Carbon dating inventor
Although doubts remained, construction work began on the K-25 full-scale production plant in September 1943. Tests began on the machinery at K-25 in April 1944 without a barrier.
A man called Willard F Libby pioneered it at the University of Chicago in the 50's. This is now the most widely used method of age estimation in the field of archaeology.
He also developed sensitive radiation detectors that could use the technique.
Tests against sequoia with known dates from their tree rings showed radiocarbon dating to be reliable and accurate.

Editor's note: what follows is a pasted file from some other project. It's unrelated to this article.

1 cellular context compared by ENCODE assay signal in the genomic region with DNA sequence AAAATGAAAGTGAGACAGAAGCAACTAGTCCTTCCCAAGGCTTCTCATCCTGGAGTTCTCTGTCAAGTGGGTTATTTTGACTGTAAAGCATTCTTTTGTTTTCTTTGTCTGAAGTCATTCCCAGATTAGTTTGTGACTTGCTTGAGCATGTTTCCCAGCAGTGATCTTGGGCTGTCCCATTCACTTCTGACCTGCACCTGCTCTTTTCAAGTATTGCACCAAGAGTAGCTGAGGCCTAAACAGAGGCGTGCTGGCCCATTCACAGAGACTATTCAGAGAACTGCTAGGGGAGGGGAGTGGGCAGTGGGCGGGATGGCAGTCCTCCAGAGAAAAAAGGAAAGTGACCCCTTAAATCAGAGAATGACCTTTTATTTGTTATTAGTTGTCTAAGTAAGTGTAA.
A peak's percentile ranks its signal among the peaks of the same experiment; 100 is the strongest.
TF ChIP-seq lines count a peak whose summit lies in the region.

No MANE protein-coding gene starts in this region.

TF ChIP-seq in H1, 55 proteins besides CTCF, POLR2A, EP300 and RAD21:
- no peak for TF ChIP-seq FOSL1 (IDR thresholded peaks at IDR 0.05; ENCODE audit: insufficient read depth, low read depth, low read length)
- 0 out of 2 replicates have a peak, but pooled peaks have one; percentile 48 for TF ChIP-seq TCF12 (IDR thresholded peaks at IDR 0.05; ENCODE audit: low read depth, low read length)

The SAM Laboratories therefore had to find a way of separating kilograms of it from the more abundant uranium-238.
Gaseous diffusion worked on the principle that a lighter gas diffuses through a barrier faster than a heavier one at a rate inversely proportional to its molecular weight.
The technique revolutionised archaeology, palaeontology and other disciplines that dealt with ancient artefacts.